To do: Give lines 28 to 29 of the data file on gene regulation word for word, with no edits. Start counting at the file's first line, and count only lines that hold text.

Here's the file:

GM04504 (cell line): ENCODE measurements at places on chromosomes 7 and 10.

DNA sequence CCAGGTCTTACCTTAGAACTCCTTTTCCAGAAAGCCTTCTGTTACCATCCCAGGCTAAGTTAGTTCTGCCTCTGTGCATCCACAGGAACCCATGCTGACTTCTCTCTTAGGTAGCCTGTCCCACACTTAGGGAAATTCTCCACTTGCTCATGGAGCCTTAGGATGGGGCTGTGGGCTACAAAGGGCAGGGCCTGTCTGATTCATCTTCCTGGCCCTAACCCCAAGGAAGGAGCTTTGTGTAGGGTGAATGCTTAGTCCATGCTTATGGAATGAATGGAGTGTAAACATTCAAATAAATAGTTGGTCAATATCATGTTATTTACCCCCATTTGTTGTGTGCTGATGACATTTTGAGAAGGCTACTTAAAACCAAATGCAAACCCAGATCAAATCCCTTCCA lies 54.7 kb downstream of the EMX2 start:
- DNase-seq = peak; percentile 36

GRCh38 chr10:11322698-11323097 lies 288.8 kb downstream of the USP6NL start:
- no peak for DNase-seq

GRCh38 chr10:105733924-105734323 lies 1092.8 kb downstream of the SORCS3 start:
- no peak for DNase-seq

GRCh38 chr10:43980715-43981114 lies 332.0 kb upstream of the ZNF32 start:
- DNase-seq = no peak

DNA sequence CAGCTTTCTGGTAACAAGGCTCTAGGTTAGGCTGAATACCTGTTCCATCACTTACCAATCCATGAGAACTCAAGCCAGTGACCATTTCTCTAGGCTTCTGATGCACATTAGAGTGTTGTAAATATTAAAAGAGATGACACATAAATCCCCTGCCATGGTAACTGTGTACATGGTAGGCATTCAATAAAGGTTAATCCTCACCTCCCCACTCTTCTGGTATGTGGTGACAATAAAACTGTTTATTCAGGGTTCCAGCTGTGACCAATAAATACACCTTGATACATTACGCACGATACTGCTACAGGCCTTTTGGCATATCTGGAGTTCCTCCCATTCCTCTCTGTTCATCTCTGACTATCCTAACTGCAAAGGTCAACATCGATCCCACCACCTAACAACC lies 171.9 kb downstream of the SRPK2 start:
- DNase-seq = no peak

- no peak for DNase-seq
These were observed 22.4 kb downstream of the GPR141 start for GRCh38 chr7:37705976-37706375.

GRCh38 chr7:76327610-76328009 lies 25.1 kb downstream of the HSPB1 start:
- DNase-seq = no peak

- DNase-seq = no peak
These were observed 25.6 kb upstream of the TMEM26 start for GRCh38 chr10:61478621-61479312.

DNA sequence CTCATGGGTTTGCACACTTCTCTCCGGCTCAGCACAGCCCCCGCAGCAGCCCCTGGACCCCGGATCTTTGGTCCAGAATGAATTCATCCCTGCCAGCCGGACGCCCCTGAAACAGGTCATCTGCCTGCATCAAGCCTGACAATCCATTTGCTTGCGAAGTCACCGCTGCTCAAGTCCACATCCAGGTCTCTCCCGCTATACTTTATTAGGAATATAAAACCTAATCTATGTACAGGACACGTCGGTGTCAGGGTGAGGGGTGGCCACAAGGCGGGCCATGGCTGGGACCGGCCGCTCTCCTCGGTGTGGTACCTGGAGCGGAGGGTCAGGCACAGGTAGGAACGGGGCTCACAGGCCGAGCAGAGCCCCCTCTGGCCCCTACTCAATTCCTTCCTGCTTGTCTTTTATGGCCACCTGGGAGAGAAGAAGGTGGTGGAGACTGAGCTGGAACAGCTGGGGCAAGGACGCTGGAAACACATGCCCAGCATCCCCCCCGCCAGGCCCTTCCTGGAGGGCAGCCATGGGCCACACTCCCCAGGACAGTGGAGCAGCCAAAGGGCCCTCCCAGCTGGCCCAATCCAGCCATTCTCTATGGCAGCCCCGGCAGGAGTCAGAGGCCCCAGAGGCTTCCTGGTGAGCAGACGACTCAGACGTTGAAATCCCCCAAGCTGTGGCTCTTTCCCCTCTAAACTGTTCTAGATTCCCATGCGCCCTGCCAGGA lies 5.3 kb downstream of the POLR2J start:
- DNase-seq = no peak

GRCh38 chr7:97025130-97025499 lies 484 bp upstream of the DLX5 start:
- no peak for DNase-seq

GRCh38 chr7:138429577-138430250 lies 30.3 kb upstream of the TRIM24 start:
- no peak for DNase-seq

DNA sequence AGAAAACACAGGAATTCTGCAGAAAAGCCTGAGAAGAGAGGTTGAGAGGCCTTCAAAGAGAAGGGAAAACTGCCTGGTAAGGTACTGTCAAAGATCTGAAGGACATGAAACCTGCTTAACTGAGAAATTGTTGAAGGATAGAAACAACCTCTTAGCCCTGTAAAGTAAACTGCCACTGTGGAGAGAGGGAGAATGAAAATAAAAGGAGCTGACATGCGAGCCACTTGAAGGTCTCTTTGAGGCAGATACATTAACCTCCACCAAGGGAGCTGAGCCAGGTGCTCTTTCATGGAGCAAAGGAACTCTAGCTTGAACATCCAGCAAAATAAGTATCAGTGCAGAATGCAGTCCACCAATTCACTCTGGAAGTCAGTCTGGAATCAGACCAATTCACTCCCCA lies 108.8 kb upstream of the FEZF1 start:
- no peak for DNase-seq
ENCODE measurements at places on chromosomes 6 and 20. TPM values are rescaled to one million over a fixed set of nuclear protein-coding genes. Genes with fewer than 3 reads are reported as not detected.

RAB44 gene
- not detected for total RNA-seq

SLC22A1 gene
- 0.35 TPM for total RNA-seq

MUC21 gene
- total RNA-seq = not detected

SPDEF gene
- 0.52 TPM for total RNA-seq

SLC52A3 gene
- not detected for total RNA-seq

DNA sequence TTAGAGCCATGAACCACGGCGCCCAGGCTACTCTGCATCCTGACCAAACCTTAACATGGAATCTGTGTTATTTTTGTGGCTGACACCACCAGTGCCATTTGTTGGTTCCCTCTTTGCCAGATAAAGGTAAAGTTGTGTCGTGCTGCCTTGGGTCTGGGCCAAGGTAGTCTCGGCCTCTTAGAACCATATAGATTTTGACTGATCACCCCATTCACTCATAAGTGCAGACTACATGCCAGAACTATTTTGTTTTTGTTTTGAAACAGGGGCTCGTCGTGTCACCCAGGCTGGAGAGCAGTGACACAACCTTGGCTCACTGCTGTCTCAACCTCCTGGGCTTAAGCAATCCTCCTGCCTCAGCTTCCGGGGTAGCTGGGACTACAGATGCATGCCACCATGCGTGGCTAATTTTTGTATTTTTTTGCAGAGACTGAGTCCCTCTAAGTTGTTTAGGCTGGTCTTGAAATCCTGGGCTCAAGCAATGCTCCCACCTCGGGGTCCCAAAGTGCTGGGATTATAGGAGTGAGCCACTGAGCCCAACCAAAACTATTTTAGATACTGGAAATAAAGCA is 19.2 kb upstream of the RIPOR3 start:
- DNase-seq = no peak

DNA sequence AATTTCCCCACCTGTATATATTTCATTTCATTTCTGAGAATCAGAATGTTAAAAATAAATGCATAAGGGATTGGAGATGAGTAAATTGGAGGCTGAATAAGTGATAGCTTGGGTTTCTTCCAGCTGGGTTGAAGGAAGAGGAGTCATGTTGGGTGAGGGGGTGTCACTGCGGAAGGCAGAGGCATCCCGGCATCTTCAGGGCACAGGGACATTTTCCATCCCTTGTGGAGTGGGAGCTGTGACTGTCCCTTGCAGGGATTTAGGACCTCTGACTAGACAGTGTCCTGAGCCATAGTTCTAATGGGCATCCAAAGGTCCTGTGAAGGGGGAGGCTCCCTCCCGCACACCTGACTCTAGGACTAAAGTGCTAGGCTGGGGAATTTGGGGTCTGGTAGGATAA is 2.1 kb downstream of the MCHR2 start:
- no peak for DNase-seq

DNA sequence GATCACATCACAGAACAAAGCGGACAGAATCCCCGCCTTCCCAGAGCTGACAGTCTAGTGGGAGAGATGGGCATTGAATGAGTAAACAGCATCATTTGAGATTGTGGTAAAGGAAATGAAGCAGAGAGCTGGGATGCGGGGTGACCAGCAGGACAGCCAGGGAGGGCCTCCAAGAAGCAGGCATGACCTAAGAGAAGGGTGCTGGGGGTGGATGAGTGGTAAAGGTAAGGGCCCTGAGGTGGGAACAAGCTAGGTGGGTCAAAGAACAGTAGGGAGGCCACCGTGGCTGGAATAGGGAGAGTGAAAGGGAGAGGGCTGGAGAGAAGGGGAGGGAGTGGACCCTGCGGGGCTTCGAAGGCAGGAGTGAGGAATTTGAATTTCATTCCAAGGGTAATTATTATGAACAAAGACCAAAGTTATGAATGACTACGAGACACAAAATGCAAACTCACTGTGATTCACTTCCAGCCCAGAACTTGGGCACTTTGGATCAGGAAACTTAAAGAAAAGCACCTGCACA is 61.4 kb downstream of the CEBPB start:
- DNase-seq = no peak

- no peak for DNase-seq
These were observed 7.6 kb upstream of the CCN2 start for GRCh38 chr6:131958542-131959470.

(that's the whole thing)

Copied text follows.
- not detected for total RNA-seq

SLC22A1 gene